The world seems to be steadily moving on an upwards trajectory. At least, that is what I would have confidently said until these past few years.
We’ve been proudly saying ‘never again’, ‘never again’ at every holocaust memorial since 1945. Never again. And yet, look around. Modern democratic countries where political parties with known links to Nazi organizations steadily gaining power. Even in our own city we now have someone like that running for mayor.
In Syria, civilian men, women and children are being gassed by their very own government. When they try to seek refuge in other countries they are denied entry, met with stiff quotas or hermetically sealed borders. We still remember when it was like that for us. “None is too many”, the immigration agent said in 1939 when asked how many Jews would be allowed into Canada after the Holocaust.
And let’s not forget, it’s not just happening in Syria: Rwanda, Somalia, Bosnia, Cambodia, Sudan, Yazidis – the list goes on and on, and I’m not sure what the civilized world ever does to stop the killings. The world certainly doesn’t seem to care about all the terror attacks occurring in Israel while we’re busy trying to negotiate peace. Terror is slowly starting to rear its head here in Canada as well, as we’ve seen with the car rammings in Toronto and other incidents.
And as we speak, south of the border, thousands of children being separated from their parents and interred in barbed-wired camps, for the sole sin of trying to seek a life of basic means for their families. This surely has been going on for many, many years; yet only now we’ve become aware of it. But this cannot be happening in 2018. It is inconceivable.
Judaism does not let us turn a blind eye. Ever. It is reported in the Talmud (B. Shabbat 31a) that some time between 30 BCE and 10 CE, a gentile approached my namesake Hillel the Elder and said to him, “I wish to become Jewish, but on the condition that you will teach me the entire Torah while I stand on one foot.” Hillel accepted him for conversion and then fulfilled his promise by saying to him, דעלך סני לחברך לא תעביד – “that which you hate, do not do to another. This is the entire Torah, the rest is mere commentary – go and study it.”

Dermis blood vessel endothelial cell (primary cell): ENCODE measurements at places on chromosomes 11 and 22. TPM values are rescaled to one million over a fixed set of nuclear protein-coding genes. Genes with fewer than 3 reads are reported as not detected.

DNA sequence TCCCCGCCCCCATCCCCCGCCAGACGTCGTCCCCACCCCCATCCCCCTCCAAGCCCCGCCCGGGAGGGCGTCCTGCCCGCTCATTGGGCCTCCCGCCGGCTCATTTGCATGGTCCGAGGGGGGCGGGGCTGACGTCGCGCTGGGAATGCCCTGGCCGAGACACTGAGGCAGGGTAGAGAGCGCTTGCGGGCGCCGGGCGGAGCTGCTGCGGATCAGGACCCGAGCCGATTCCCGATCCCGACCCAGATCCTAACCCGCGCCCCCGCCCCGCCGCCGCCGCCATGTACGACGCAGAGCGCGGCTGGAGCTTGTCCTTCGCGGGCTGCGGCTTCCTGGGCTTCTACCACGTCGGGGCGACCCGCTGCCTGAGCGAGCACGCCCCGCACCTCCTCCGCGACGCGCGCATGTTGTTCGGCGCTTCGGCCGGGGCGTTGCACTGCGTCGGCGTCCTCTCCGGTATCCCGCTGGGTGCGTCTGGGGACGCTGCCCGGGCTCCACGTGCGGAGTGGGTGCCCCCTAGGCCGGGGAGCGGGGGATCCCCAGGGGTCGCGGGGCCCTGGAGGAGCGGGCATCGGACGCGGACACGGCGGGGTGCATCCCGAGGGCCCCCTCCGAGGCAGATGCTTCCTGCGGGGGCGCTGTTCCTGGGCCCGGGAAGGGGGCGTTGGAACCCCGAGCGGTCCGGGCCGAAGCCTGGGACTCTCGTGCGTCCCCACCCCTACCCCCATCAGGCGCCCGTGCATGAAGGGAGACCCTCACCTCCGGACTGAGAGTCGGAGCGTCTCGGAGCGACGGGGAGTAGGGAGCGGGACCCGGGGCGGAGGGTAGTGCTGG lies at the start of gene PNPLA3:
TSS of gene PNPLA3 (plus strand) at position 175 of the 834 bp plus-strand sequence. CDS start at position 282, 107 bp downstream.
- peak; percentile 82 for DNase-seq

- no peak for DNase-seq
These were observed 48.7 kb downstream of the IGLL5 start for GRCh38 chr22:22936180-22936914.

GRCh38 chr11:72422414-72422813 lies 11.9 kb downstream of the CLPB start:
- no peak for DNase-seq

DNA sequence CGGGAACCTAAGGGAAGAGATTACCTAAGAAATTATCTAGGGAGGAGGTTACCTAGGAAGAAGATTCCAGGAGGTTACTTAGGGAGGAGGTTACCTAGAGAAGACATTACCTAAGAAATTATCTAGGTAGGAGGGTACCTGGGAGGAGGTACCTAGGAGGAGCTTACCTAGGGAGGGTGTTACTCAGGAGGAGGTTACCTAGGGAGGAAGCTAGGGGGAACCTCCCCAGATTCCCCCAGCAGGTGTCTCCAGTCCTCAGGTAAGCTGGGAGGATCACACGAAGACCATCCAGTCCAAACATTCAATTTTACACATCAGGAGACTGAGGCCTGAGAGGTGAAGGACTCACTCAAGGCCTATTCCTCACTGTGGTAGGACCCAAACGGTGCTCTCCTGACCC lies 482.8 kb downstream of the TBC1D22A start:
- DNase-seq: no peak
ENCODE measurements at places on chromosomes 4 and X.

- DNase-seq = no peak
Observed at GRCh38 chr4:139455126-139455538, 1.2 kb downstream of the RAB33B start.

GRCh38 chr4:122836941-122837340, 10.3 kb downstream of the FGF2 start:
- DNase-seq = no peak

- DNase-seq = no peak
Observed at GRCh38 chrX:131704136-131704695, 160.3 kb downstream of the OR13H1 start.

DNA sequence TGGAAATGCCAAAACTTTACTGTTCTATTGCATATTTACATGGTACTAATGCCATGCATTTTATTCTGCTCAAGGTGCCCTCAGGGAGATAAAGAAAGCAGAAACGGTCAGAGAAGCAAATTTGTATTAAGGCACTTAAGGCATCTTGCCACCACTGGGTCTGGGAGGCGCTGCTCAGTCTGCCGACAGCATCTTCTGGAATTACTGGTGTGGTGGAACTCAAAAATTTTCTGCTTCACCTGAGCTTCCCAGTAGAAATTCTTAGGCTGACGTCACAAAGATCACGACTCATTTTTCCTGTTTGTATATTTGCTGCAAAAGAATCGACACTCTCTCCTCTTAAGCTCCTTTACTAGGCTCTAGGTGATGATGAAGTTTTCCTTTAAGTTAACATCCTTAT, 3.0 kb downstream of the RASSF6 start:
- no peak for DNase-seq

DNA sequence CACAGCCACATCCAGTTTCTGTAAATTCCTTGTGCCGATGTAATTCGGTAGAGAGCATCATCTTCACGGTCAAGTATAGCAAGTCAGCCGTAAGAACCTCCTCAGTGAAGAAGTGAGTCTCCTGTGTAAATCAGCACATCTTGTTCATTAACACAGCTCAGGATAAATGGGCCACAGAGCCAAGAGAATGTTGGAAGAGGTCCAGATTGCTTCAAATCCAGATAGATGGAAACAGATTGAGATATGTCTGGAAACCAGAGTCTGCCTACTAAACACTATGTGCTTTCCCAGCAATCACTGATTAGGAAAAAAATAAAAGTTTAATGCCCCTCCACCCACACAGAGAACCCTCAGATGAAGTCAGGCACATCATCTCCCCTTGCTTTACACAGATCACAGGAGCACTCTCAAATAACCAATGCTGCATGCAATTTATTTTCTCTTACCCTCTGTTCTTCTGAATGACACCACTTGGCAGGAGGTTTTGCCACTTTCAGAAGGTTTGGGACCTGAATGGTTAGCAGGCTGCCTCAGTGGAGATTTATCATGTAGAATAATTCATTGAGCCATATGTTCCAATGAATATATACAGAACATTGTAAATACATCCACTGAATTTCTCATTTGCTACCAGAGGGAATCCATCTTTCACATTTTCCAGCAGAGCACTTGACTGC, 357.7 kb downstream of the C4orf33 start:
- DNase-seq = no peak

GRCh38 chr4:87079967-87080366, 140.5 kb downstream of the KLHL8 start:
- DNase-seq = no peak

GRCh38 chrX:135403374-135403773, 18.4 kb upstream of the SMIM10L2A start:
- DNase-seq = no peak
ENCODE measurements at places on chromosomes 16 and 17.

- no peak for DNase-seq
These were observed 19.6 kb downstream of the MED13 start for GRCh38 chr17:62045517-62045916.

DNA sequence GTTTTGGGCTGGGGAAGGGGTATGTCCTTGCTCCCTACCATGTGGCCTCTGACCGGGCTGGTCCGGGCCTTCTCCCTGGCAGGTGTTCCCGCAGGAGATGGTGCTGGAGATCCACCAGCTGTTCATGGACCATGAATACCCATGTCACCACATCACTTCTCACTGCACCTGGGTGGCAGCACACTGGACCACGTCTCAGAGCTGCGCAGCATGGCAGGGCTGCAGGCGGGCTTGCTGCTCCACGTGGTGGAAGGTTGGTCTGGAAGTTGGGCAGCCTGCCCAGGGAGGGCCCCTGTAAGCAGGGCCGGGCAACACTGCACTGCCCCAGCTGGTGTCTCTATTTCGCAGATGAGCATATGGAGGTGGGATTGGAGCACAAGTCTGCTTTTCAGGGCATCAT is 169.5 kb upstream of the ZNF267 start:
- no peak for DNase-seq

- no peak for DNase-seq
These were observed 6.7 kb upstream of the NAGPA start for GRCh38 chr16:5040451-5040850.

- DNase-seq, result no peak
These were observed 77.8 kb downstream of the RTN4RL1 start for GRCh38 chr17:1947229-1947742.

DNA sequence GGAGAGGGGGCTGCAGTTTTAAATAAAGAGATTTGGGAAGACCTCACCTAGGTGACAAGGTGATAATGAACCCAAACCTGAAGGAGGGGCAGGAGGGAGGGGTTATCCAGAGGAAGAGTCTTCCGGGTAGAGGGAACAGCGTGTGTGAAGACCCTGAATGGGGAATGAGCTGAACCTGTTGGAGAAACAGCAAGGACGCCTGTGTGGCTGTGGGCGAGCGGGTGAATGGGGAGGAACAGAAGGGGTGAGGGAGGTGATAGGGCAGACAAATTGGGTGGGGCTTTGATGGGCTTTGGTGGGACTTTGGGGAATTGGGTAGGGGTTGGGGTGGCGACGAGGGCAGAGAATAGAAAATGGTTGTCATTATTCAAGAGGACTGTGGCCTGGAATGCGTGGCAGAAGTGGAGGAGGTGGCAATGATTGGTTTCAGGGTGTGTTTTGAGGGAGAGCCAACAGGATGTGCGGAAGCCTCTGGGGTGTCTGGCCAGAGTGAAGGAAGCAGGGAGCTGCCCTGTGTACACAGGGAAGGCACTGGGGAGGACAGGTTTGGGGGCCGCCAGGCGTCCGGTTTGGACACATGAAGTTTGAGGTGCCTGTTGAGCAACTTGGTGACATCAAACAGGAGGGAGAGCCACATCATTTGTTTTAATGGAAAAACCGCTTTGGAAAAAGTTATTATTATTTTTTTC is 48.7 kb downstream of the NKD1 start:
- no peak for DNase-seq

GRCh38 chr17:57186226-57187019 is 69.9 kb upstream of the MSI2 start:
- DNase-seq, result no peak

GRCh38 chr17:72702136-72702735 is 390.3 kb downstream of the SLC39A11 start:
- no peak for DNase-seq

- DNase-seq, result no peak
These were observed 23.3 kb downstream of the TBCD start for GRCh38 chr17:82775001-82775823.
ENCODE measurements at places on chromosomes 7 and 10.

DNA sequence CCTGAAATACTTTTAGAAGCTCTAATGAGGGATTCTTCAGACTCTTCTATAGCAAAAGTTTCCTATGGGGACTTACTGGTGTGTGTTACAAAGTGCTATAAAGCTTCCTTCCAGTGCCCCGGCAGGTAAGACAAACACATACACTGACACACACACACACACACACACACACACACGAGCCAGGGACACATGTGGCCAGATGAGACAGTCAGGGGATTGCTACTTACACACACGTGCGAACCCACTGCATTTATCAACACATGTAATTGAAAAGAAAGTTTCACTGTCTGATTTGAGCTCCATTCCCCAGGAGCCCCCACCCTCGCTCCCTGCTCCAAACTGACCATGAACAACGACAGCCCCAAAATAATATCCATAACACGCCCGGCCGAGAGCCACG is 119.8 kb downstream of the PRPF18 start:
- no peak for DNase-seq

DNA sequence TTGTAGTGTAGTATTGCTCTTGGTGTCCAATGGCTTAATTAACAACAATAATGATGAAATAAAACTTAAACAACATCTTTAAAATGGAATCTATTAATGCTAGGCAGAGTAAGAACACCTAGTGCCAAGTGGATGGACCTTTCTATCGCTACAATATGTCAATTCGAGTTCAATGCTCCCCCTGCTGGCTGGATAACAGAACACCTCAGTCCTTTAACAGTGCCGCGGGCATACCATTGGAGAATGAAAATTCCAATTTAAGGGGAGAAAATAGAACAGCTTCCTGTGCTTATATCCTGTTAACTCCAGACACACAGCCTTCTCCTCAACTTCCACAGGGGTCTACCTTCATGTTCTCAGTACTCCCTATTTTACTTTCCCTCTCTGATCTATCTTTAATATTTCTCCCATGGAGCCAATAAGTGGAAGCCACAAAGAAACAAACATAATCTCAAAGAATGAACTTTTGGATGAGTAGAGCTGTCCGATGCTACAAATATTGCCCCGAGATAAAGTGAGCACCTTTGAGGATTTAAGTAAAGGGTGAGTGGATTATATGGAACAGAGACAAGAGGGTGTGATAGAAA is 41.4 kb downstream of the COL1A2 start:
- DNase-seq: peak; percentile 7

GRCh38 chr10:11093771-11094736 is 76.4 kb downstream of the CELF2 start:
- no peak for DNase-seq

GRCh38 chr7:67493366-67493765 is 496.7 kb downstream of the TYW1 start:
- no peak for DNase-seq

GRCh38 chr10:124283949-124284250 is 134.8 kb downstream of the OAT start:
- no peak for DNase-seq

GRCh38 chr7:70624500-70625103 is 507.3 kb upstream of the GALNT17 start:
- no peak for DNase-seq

Furthermore, we don’t have to be actively participating in persecution to be blamed for it under God’s law. It says in the Torah, “Do not stand in your fellow’s blood” (Lev. 19:16). Or as the Talmud states – “Silence is akin to agreement” (B. Yevamot 87b). We cannot be complicit. We must take a stand. Each and every one of us.
We can make things better. And we must.
First, we must read and listen to the news from real, reliable sources. Not fake news. Ask the real experts in the fields. Listen to our hearts’ moral compass. And we all must be activists. Lobby. Talk. Donate money. Write letters. And vote.
And at the same time, we must never ignore our own small circle of influence in the interest of involving ourselves in a bigger circle. Injustices are occurring right here, right in our own neighbourhoods, in our own communities. We have to be involved and do something about that too.
Remember, every life saved is a whole world being saved (Mishna, Sanhedrin 4:5). Every life improved improves the lives of all the people that person will later come in contact with, and all their descendants. Additionally, everything is interconnected, everything affects everything else. Goodness radiates out, as does evil. When neighbourhoods are healthy they help heal other neighbourhoods, which in turn make the city healthier and the neighbouring cities. Then the whole country, then the neighbouring countries, and eventually the whole world. Every little part helps. When the general direction of the world is towards freedom and equality, it rubs off even on those not yet there.
The High Holidays are surely the most appropriate time to make a solemn resolution to do something to fix the horrid injustices of the world and keep the world moving forward, not backward. One cannot hear the innocent cry of the shofar – the purest yearning of the pained soul with no words to describe its pain – without being moved. “Who will live and who will die” doesn’t mean to sit back and nervously watch, but rather it’s a call to action. Read it, “Who will live and who can we save from dying.”
I believe in humanity. And I believe in the Jewish people. We are blessed to have the Torah, our community and our customs as our moral compass. When I wish you all a Shanah Tovah, I truly believe that’s what it can be. We can make it that, together. May all people be written and inscribed in the book of long, healthy life, and may none of us know any more sorrow, ever.